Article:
Allscripts still working to rebound after ransomware attack (Updated)

ERIN DIETSCHE – MedCityNews,  Jan 22, 2018 at 12:27 PM

This article has been updated with additional information and a statement from Allscripts.

The healthcare cybersecurity woes of 2017 seem to be just as prevalent in 2018. On January 18, Allscripts was hit with a ransomware attack.

The news was first reported by HIStalk, which noted that the attack took down applications hosted in the vendor’s Raleigh and Charlotte, North Carolina data centers. The Allscripts Professional EHR and some e-prescribing system capabilities were affected.

The attack is said to have involved a strain of SamSam malware. In a conference call on Sunday, the Chicago-based vendor said providers should prepare for outages to continue through Monday, according to CSO.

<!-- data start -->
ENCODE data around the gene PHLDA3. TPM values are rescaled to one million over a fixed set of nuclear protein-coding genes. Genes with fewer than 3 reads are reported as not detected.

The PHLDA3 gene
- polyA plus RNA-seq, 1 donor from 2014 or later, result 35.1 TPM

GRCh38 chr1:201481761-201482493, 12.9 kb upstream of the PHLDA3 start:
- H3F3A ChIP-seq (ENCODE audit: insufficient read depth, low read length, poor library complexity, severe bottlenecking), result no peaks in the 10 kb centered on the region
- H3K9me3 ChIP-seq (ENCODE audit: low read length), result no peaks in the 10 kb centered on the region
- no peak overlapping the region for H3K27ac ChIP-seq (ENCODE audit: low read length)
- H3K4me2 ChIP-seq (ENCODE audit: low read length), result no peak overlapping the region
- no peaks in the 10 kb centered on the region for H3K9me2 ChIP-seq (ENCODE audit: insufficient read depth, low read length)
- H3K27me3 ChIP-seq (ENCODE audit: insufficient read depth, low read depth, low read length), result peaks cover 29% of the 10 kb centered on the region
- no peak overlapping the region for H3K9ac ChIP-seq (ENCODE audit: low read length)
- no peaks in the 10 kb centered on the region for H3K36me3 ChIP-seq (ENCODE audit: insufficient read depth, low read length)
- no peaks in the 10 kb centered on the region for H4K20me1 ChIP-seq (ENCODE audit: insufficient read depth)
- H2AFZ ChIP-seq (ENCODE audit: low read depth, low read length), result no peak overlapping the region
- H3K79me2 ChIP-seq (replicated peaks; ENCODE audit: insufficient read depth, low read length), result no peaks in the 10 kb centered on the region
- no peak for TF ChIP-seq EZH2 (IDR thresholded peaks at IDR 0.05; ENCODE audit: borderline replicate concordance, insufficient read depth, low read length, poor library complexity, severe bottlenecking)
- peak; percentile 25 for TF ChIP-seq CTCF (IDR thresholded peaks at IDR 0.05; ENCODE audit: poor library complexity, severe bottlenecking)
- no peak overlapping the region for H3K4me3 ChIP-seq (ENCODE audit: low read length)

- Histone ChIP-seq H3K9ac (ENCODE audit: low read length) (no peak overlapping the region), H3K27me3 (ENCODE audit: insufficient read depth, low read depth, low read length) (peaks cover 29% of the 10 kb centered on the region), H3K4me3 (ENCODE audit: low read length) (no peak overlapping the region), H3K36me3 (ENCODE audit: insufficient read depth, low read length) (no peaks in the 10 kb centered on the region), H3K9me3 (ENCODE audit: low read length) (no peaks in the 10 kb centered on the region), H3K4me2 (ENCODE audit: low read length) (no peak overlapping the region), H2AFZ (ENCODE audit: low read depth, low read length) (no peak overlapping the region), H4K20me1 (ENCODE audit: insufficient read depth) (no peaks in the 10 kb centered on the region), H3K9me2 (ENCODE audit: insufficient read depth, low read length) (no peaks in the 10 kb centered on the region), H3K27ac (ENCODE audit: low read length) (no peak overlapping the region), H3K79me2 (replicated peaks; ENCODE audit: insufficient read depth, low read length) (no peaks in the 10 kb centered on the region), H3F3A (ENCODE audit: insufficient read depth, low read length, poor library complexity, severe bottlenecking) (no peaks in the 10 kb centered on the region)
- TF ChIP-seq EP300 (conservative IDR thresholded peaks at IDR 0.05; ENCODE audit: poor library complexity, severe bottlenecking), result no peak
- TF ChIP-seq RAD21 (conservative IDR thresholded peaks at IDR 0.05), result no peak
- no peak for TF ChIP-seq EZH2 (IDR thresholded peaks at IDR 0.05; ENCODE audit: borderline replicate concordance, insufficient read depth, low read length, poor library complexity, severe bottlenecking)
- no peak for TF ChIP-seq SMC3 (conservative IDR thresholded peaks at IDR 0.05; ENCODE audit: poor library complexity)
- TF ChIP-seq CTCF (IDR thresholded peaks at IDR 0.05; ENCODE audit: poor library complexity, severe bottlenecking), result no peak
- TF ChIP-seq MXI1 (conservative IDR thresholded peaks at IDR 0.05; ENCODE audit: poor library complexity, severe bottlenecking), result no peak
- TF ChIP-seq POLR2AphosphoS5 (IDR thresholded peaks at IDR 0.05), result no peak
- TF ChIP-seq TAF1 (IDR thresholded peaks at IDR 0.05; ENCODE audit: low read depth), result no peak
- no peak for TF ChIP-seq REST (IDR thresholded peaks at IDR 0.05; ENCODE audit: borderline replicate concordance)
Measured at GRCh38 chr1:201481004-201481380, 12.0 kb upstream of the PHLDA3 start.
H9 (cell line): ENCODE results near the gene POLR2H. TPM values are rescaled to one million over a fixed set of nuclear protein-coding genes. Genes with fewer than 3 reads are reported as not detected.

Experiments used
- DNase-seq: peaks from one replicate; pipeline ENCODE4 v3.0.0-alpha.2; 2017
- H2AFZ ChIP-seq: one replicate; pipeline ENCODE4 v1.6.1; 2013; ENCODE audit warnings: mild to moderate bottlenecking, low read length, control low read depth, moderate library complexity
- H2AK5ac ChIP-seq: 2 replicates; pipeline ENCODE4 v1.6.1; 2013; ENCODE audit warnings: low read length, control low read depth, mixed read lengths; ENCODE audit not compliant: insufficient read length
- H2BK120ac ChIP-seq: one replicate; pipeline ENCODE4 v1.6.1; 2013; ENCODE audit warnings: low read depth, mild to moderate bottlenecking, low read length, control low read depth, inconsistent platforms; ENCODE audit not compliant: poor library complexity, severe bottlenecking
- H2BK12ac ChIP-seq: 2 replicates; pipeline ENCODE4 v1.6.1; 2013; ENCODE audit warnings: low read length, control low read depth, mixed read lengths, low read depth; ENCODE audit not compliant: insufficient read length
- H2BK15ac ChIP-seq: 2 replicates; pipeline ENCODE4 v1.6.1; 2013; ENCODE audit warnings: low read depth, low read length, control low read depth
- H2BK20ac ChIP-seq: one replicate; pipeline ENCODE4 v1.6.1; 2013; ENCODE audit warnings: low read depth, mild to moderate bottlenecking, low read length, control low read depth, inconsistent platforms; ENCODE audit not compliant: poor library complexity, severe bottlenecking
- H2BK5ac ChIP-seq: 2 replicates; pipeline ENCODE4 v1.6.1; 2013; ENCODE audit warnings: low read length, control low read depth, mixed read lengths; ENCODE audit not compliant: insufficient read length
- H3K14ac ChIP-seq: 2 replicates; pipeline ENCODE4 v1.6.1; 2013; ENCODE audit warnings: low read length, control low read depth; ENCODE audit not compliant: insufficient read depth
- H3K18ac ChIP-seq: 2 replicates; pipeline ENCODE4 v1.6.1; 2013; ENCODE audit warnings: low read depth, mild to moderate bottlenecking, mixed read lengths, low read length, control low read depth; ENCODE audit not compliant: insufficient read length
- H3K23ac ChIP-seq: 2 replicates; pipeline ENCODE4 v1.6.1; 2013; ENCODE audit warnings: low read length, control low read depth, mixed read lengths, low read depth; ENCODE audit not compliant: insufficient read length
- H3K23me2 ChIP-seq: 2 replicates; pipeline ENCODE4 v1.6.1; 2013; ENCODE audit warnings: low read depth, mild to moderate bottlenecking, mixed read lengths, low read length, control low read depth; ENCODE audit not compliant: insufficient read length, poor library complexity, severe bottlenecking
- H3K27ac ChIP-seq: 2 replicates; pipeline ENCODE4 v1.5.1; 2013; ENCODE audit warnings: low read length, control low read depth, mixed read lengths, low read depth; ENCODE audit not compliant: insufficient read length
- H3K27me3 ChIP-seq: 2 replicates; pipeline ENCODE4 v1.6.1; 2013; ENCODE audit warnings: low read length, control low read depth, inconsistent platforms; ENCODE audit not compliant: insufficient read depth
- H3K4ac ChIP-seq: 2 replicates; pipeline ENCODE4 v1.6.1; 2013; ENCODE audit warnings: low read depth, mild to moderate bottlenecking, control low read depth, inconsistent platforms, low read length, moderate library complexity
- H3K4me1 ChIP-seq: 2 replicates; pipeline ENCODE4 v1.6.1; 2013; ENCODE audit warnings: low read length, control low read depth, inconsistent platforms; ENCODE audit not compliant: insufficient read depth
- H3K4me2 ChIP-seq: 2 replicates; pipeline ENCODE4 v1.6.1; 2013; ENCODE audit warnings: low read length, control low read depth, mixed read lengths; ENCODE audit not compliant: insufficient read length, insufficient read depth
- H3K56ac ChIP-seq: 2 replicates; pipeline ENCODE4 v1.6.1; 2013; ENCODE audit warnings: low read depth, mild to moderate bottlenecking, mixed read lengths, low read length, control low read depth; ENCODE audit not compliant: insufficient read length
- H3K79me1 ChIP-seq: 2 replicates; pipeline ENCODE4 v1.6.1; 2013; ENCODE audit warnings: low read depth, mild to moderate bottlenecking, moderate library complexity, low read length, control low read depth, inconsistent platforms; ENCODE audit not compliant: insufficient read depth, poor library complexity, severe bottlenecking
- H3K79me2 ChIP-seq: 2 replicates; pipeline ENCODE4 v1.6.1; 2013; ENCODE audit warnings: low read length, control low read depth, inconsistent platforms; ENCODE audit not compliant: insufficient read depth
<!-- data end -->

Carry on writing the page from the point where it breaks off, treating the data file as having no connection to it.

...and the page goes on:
Over the past few days and into Monday morning, healthcare professionals across the country have voiced their frustration with the situation on social media.


Allscripts still fighting to restore all services 4 days after ransomware attack

Customers are saying that e-prescribing and hosted services are still down.  By Jessica Davis, January 22, 2018  4:42 PM

Allscripts is still attempting to get all services back to normal after its Raleigh and Charlotte data centers fell victim to a ransomware attack late Thursday night. While waiting for the electronic health record vendor to straighten the situation out, customers are experiencing outages.

“Ransomware attack on Allscripts has taken down our e-prescribing, EPCS and some other services,” Yvette Crabtree, MD, a Kansas CIty-based physicians affiliated with Sunflower Medical Group said. “At least we don’t use their hosted application. I hear many hosted practices couldn’t access their EMR yesterday.”

[Update: Most Allscripts clients back online, but issues plague some cloud-based providers]

After learning about the attack from Allscripts on Thursday, Northwell Health in New York took the precautionary measure of disconnecting from Allscripts data centers, according to a Northwell spokesperson.